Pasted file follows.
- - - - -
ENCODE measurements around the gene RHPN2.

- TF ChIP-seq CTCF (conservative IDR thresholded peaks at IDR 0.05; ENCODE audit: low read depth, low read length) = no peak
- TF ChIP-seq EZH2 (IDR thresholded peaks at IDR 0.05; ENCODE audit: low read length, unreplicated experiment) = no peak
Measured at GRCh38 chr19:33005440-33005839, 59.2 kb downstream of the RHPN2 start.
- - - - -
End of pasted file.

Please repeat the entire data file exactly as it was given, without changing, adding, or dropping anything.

ENCODE measurements around the gene RHPN2.

- TF ChIP-seq CTCF (conservative IDR thresholded peaks at IDR 0.05; ENCODE audit: low read depth, low read length) = no peak
- TF ChIP-seq EZH2 (IDR thresholded peaks at IDR 0.05; ENCODE audit: low read length, unreplicated experiment) = no peak
Measured at GRCh38 chr19:33005440-33005839, 59.2 kb downstream of the RHPN2 start.